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FDA Releases Detailed Plans for ‘VQIP’ Food Importer Trusted Trader Program

FDA Releases Detailed Plans for ‘VQIP’ Food Importer Trusted Trader Program

Excerpt from: International Trade Today | June 4 2015

The  issued a draft guidance (here) detailing its plans for the Voluntary Qualified Importer Program, a trusted trader program for food importers that will provide benefits including fewer examinations and expedited laboratory analysis. FDA has said it hopes to launch VQIP in 2017, following the implementation of a system of accreditation bodies for third-party auditors that will certify foreign food exporters as eligible sources of imports under the program. The agency is seeking comments on its draft plan for VQIP by Aug. 19, it said in a Federal Register notice (here).

Program for importers with history of compliance. According to the draft guidance, the program will be open to food importers in good standing with FDA and CBP that import from foreign food facilities that have been registered with FDA and certified by third-party auditors as compliant with FDA regulations.

The importer must have a history of compliance, must use filers/brokers who have passed their most recent FDA filer evaluation, and cannot import food that is the subject of an import alert or other FDA administrative or judicial action.

For the purposes of VQIP, “importer” would be defined as the person that brings food, or causes food to be brought, from a foreign country into the customs territory of the United States. The VQIP imthe three pillsporter definition is not the same as FDA’s definition of importer for the purposes of the Foreign Supplier Verification Program or CBP’s definition of importer of record. The VQIP importer may be located outside the United States, said FDA.

VQIP status designated at entry. In order to obtain VQIP benefits, additional data elements would need to be submitted at entry. A VQIP Affirmation of Compliance (AofC) code and the importer’s VQIP application number would be required. Products and foreign suppliers would have to be listed on the importer’s approved VQIP application on file with FDA in order to be eligible for VQIP benefits.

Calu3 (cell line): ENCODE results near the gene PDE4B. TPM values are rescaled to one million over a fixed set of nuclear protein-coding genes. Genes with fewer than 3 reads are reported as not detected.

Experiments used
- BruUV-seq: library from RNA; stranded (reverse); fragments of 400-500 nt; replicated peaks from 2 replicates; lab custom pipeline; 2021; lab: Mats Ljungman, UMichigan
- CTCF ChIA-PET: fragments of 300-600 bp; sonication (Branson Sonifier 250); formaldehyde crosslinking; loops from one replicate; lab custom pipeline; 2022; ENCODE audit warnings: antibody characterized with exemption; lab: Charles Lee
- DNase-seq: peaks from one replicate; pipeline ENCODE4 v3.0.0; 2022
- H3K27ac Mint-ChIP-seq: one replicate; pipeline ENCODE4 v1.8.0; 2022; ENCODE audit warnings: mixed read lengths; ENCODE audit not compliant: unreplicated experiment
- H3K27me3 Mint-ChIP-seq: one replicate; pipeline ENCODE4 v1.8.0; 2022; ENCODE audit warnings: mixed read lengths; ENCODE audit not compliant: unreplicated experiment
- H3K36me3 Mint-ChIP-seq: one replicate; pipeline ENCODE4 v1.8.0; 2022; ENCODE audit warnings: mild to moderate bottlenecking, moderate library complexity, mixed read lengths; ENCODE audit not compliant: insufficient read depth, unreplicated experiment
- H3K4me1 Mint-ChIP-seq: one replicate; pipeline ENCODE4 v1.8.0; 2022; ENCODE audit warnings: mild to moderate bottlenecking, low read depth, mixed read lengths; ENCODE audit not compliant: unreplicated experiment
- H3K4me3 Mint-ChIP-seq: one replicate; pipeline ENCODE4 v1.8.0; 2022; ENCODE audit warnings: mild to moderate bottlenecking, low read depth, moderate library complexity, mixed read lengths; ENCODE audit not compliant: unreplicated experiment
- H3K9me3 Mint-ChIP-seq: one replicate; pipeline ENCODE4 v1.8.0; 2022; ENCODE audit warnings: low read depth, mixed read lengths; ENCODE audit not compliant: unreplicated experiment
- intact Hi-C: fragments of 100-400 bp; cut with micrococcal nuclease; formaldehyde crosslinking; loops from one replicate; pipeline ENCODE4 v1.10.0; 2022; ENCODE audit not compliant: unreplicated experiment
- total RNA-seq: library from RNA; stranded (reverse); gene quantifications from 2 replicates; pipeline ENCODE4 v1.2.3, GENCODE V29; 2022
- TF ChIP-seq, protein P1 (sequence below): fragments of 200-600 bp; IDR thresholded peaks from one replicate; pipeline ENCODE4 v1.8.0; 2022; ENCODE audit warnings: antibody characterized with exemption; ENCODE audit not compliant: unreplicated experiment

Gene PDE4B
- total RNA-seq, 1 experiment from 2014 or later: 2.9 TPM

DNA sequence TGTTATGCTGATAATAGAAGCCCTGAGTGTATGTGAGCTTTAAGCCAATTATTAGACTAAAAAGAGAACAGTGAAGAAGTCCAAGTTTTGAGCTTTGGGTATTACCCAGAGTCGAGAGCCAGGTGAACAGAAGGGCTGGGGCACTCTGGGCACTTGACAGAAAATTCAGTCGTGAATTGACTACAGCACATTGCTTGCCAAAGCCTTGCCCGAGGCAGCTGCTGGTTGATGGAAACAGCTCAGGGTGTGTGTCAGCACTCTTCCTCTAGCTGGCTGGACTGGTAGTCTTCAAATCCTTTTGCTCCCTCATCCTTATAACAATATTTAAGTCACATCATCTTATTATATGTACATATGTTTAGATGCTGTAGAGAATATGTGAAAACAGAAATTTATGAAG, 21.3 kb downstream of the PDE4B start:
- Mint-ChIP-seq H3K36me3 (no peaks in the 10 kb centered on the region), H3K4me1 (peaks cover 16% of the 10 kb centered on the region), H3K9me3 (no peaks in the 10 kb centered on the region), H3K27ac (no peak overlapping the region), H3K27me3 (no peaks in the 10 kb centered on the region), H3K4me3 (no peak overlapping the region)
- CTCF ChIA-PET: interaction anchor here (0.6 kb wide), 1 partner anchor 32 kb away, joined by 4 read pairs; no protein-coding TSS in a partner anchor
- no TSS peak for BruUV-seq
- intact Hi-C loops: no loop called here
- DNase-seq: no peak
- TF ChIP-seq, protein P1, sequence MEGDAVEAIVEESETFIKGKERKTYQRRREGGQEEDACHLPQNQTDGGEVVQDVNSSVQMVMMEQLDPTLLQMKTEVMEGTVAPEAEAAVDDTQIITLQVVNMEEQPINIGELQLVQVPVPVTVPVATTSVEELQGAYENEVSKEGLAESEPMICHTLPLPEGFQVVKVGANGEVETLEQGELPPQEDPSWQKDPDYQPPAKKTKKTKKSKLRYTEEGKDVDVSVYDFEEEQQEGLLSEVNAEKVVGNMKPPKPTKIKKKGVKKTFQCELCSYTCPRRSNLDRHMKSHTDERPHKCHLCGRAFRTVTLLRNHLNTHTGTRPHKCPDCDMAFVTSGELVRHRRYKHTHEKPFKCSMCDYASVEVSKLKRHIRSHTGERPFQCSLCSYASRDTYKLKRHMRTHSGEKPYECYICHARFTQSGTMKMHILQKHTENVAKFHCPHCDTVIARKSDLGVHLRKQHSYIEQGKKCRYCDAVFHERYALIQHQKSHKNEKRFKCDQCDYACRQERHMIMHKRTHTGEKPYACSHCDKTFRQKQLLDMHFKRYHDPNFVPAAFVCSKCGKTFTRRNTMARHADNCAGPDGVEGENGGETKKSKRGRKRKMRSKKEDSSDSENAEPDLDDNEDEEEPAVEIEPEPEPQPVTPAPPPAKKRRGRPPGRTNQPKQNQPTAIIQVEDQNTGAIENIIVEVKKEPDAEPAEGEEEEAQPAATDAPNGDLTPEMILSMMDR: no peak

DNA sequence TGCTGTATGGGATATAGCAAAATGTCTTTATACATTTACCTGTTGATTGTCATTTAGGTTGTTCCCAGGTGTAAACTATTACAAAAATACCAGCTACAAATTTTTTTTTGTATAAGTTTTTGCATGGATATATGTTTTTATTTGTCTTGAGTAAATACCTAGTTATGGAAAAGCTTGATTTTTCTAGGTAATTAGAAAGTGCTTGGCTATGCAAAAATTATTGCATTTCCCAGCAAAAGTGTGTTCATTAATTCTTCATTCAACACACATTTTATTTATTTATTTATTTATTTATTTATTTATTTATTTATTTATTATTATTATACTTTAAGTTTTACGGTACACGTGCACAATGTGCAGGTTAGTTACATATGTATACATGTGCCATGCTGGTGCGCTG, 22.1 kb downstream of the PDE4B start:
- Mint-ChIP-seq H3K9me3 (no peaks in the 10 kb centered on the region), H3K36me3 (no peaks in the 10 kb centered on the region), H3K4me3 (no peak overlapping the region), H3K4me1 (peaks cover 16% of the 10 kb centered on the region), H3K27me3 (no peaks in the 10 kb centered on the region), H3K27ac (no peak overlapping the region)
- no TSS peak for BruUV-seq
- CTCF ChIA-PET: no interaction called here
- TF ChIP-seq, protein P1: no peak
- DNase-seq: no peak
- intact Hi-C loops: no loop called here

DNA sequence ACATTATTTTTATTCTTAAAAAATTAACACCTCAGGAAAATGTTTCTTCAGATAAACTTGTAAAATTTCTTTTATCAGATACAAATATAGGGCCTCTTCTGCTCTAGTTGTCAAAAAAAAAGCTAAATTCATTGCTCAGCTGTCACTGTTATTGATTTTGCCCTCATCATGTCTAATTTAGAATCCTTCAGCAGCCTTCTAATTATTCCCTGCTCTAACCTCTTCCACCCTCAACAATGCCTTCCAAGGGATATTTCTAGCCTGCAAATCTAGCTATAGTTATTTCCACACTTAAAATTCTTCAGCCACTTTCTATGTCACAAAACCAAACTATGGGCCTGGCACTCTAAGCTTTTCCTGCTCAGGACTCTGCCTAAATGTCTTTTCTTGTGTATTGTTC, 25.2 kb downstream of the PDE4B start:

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The importer may import both VQIP and non-VQIP food, with FDA expediting only the entry lines associated with the VQIP food. In such cases, the importer should make sure the VQIP foods are easily segregated from the non-VQIP foods so they can be moved into commerce, said FDA.

Benefits include immediate release, limited sampling, expedited lab analysis. For food designated as VQIP at entry and listed on an importer’s approved VQIP application, FDA would expedite entry by setting screening in its import targeting system to recognize and immediately release VQIP entries “unless examination and sampling are necessary for public health reasons,” said FDA. Examination or sampling would be limited to “for cause” situations, such as when there is an outbreak or illness associated with the type of food or one of the importer’s foreign suppliers, as well as microbiological sampling “related to specific risk-based surveillance activities,” said FDA. The agency would also conduct “sporadic audit examinations” to verify the importer’s compliance with VQIP.